POSTED: 1:30 a.m. HST, Dec 14, 2013
LAST UPDATED: 2:10 a.m. HST, Dec 14, 2013
NEW YORK » Miley Cyrus twerked her way to the top of the charts, and Justin Timberlake returned to music after a seven-year hiatus, but another artist owned music in 2013: Bruno Mars.
Billboard announced Friday that the pop crooner is the year's top overall artist.
"It's flattering. It's just an honor," Mars said this week. "I'm proud to be a part of this whole team that I have."
The Honolulu-born singer's year included a No. 1 hit with "When I Was Your Man" and a top-five hit with "Treasure." His sophomore album, "Unorthodox Jukebox," was released late last year and has sold more than 1.8 million units. It's the second best-selling album of the year behind Timberlake's "The 20/20 Experience."
Mars added that listeners have resonated with his music because it's "relatable."
"You know when you eat that food and it's filling that void you were missing," he said, describing his music.
Taylor Swift is the year's top female artist for Billboard, while Mars is the leading male. Macklemore & Ryan Lewis is the top group and new act.
Timberlake ruled the R&B charts, while groups Florida George Line and Imagine Dragons topped the country and rock charts, respectively.
Mars' impressive year also includes four Grammy nominations. His No. 1 hit, "Locked Out of Heaven," is up for two of the top awards, song and record of the year. He'll launch the second North American leg of his "Moonshine Jungle World Tour" this summer.
Beyonce's announces, releases latest album
NEW YORK »Beyonce has released her new album in an unconventional way: She announced and dropped it on the same day.
The singer released "Beyonce" exclusively on iTunes early Friday. She mirrors how Jay-Z released "Magna Carta Holy Grail" earlier this year -- through a deal with Samsung where he gave the album to 1 million users of Galaxy mobile phones days before its official release.
Beyonce's fifth effort features 14 songs and 17 videos. Jay-Z, Drake and Frank Ocean make guest appearances on the album, while the closing track, "Blue," features her daughter Blue Ivy. Justin Timberlake co-wrote the songs "Rocket" and "Partition," and Pharrell, Timbaland, Ryan Tedder, Miguel and Sia also co-wrote tracks. The song "***Flawless" -- which incorporates part of "Bow Down/I Been On," a song Beyonce posted earlier this year -- uses audio from a speech about feminism by Nigerian author Chimamanda Ngozi Adichie.
On Friday afternoon the explicit and clean versions of "Beyonce" ranked No. 1 and No. 2 on the iTunes albums chart.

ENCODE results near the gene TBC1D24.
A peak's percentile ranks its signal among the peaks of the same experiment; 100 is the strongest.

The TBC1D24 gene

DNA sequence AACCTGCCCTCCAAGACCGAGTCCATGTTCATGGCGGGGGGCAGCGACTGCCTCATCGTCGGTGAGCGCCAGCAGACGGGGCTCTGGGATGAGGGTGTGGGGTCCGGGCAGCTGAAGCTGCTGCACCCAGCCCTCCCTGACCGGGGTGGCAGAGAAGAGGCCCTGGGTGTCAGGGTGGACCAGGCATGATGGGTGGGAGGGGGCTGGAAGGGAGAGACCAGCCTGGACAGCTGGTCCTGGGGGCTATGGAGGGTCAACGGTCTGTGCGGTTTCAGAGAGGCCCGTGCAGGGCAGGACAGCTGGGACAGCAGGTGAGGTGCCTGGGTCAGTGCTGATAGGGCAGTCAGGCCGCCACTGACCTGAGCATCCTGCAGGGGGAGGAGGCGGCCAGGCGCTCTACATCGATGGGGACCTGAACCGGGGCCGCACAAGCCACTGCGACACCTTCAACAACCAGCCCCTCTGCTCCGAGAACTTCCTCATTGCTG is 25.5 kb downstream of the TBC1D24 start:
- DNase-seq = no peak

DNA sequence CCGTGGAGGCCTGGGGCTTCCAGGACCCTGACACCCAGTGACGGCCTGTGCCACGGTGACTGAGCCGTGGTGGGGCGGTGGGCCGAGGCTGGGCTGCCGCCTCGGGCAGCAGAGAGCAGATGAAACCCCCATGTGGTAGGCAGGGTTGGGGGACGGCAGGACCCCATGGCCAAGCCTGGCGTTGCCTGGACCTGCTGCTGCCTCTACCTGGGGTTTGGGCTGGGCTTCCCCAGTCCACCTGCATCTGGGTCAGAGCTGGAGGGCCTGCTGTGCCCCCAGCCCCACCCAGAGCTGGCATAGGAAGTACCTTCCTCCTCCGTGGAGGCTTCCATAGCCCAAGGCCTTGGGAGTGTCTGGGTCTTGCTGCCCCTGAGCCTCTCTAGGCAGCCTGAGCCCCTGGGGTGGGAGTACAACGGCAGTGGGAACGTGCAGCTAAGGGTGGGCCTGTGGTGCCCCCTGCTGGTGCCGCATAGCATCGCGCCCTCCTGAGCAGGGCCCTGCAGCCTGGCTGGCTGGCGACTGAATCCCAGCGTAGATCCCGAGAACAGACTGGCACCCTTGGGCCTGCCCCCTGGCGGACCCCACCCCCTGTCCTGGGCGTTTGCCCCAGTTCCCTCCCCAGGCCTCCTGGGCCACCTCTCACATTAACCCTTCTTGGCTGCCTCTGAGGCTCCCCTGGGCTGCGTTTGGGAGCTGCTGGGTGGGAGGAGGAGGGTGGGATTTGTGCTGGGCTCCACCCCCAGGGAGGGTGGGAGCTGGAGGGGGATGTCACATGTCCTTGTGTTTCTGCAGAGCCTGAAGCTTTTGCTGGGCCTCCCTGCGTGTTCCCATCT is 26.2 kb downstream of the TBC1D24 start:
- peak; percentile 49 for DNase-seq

"I didn't want to release my music the way I've done it," she said in a statement. "I am bored with that. I feel like I am able to speak directly to my fans. There's so much that gets between the music, the artist and the fans. I felt like I didn't want anybody to give the message when my record is coming out. I just want this to come out when it's ready and from me to my fans."
"Beyonce" will be available in stores "in time for the holidays," her representative said.
Prince Harry, soldiers complete South Pole trek
LONDON »Prince Harry and his fellow adventurers have made it to the South Pole.
Harry, 29, is a member of one of three teams involving injured soldiers that set out two weeks ago on the 200-mile Walking with the Wounded South Pole Challenge.
The charity said Friday that the teams arrived at the South Pole at 3:25 a.m. Hawaii time.
The challenge was initially a race, but organizers suspended the competitive element last week because of harsh conditions.
Actors Dominic West and Alexander Skarsgard also were on the trek with teams from Britain, the Commonwealth and the U.S.
Harry, an army Apache helicopter pilot who has served in Afghanistan, spent several days in 2011 trekking with wounded servicemen on a similar expedition to the North Pole.
'American Psycho' arrives on London stage
LONDON » An energetic musical adaptation of Bret Easton Ellis' novel "American Psycho," about a soulless yuppie serial killer at large in 1980s Manhattan, has opened onstage in London.
The show stars Matt Smith, best known as the galaxy-hopping hero of the BBC sci-fi series "Doctor Who."
The book's graphic violence provoked extreme reactions when it was published in 1991. The play, which opened Thursday at the Almeida Theatre, seems unlikely to generate such starkly opposing views, though it did divide critics.
The Times of London's Dominic Maxwell gave it five stars out of five Friday, calling it "a darkly funny, outrageously entertaining evening." But Daily Telegraph critic Charles Spencer found it "glib, heartless and pretentious" -- though he predicted, "It's going to be a big hit."